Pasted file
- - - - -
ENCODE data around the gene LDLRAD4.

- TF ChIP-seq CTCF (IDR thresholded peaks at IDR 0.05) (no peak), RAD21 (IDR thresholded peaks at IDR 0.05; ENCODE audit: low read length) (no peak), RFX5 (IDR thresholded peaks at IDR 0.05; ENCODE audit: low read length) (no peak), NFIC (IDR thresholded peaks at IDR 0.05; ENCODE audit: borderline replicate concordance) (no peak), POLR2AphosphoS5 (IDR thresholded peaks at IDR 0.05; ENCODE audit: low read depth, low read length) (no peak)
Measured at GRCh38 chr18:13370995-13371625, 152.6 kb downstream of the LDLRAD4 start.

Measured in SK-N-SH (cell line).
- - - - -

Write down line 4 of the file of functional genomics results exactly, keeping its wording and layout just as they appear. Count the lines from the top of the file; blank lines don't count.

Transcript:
Measured in SK-N-SH (cell line).